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Oscar De La Hoya, poses for photos on the red carpet before the premiere of "33," at AFI FEST 2015 in Hollywood.
Oscar De La Hoya, poses for photos on the red carpet before the premiere of "33," at AFI FEST 2015 in Hollywood. (Jay L. Clendenin / Los Angeles Times)

The air that went out of boxing's balloon six months ago is slowly being pumped back in. The Manny Pacquiao-Floyd Mayweather Jr. bust may have knocked boxing down, but it didn't take a 10 count.

That is, if Oscar De La Hoya has a say.

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Uncharacteristically, the always smiling, usually noncontroversial Golden Boy recently fired a shot across the bow of the sport. He said that a key part of the recent past was a fraud, that there was a future for boxing and that it has a chance to be rosy.

Of course, this can be seen as the usual agenda of a person who makes his living on the betterment of boxing. De La Hoya, as president of Golden Boy Promotions, does exactly that. But his outburst was more than promoter's hype.

First, in a letter to Playboy magazine scheduled to appear in the December issue, De La Hoya pulled no punches about his feelings for the now-retired Mayweather, and what the unbeaten Mayweather did to the sport.

Some samples:

• "I wish you a fond farewell. Truth be told, I'm not unhappy to see you retire. Neither are a lot of boxing fans. Scratch that. MOST boxing fans. The fight game will be a better one without you."

• You'll be remembered as the guy who made the most money. As for your fights, we've already forgotten them."

De La Hoya said he didn't mind spending the $100 for the pay-per-view telecast of the Pacquiao-Mayweather fight, which Mayweather won in a decision and which delivered much less than it promised. De La Hoya said it was something he used when his children were having trouble falling asleep.

Timothy Bradley Jr.'s victory bolsters the chance to fight Manny Pacquiao again; Brandon Rios retires after his loss to Bradley.

"They never get past the third round," he said.

There are several ways to look at this, including a display of sour grapes by a fighter who lost to Mayweather and Pacquiao. Or, as a creative way to get people's attention in advance of Saturday's Saul "Canelo" Alvarez-Miguel Cotto fight in Las Vegas. Golden Boy is Alvarez's promoter.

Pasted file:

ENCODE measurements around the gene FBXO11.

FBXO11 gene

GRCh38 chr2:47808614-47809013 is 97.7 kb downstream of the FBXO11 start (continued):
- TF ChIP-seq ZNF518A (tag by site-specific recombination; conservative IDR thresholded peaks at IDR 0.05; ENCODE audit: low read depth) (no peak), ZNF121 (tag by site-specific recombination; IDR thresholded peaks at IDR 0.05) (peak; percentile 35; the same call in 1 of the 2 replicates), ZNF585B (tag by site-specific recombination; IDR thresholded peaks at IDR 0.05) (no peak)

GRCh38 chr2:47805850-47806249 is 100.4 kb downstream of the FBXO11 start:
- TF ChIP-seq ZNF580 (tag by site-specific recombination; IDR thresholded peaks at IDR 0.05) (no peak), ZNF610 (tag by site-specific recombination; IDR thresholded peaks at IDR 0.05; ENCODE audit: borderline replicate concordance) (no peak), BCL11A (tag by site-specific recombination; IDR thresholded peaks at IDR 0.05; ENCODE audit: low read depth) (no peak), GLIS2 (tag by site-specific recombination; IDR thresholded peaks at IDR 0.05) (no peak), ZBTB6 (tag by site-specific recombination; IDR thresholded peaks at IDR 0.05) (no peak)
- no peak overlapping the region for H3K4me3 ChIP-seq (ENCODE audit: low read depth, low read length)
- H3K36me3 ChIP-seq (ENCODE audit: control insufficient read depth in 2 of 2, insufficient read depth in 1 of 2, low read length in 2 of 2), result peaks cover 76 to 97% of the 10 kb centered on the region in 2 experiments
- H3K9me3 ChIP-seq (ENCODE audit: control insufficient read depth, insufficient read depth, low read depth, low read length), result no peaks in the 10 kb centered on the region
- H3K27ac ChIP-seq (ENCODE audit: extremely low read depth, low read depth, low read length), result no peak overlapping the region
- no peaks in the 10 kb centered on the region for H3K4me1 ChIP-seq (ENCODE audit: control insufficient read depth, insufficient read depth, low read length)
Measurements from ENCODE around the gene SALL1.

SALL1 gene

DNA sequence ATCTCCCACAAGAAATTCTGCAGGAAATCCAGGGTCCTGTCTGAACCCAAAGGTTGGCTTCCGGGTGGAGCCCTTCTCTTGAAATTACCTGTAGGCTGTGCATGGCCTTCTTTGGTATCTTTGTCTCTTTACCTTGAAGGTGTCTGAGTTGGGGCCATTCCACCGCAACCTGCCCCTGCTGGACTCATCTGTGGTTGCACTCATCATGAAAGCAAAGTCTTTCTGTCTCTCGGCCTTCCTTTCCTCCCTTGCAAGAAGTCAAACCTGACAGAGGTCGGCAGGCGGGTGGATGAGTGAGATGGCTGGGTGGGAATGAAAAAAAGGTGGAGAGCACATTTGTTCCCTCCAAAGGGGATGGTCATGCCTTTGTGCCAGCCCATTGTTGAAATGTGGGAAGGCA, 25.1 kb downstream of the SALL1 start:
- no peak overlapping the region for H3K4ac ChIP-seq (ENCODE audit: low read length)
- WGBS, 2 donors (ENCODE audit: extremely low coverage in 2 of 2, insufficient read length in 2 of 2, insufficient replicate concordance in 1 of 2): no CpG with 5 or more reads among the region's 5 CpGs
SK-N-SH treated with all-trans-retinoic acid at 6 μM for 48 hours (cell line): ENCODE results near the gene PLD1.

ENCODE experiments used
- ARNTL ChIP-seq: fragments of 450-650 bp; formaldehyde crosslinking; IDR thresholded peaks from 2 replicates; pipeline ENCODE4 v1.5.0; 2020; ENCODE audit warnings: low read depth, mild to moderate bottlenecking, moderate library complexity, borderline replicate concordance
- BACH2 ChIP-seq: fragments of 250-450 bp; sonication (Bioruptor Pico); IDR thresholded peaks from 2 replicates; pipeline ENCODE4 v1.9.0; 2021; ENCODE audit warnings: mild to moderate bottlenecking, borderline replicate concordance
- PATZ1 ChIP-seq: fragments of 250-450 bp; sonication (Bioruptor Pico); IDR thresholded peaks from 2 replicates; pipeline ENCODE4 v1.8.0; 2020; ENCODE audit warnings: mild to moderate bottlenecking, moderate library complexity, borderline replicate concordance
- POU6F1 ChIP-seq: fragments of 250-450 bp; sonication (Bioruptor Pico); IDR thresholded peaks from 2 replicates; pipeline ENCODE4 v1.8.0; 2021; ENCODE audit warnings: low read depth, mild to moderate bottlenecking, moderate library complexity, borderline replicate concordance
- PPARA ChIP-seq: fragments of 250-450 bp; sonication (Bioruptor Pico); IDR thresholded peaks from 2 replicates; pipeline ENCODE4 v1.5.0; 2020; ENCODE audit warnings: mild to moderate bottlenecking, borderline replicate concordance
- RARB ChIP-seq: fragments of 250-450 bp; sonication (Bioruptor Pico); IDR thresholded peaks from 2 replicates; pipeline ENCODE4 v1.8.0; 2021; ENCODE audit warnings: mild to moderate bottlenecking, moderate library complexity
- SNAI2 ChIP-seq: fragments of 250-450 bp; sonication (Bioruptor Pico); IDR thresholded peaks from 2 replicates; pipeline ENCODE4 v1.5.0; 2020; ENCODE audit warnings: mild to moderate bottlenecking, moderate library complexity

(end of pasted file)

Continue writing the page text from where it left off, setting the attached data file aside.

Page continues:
But there is a sense that De La Hoya's public shot at Mayweather was more complicated than that, that he was symbolically establishing himself and his promotion company as boxing's Moses, leading his sport through the Red Sea. He said he saw the Mayweather era as harmful, that the much-bragged-about 49-0 record was achieved with a long series of mind-numbing and fan-disappointing defensive ring dances.

The biggest punch ever landed on Mayweather might just be De La Hoya's written uppercut in Playboy.

"You made a career out of being cautious," De La Hoya said of Mayweather, the presumption being that great boxers throw caution to the wind.

In a recent interview, De La Hoya said his mantra had always been "the best taking on the best." He ended his Hall of Fame career with several losses, but said he had no regrets.

"I lost. It's OK," he said. "I fought everybody."

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The obvious implication was that Mayweather did not, or did not fight the best when they were at their best. De La Hoya said that his star fighter, Alvarez, was a prime example.

"Canelo fought Mayweather when he was too young, only 21," De La Hoya said. "I was against having that fight then."

De La Hoya has 79 fighters under Golden Boy contracts. The company has been running about 50 promotions a year, many of them with unheralded young fighters in front of small audiences in Mexico.

He calls it "showcasing the next generation."

Alvarez is far from unheralded, and the audience that his fight with Cotto will draw at the Mandalay Bay Events Center, as well as a pay-per-view audience, will be far from small.

That fight also will be crucial to setting the stage for any post-Pacquiao-Mayweather boxing revival.

Cotto is a veteran and very capable of winning. Alvarez will be favored, and is a superstar in waiting, a red-headed Mexican with a huge following. Neither will play defense nor try to dance to a victory on points, which is what De La Hoya accused Mayweather of doing while boring a generation of fight fans.

A Cotto victory muddies the waters a bit, because the best the sport can do then to drum up future excitement is probably an Alvarez-Cotto rematch. If Alvarez wins, there is a big-money, big-fan-interest match to be made immediately against the current best fighter in the world, Gennady Golovkin. Like Alvarez, he is a middleweight.

"Triple G [Golovkin] is on the verge of crossing over into mainstream star status," De La Hoya said.

Many fight fans would say he already has.

De La Hoya, appearing to be more engaged in his promotion business than ever before, said that he and Top Rank Promotions boss Bob Arum are getting along fine and that he is hoping to work with any and all promoters to make sure the "best are taking on the best."

The exception to working with "any and all" would be Al Haymon and his considerable stable of fighters. Haymon and De La Hoya are involved in a complicated antitrust lawsuit that centers on the departure of Golden Boy's former chief executive Richard Schaefer and accusations of Haymon stealing boxers from Golden Boy.

Haymon's most prominent fighter was Mayweather. The battle lines are clear.

What remains unclear is whether, after the tremendous letdown boxing gave the public with Pacquiao-Mayweather, a heart still beats in the sport.

Now, no less than a Golden Boy is pounding on its chest.

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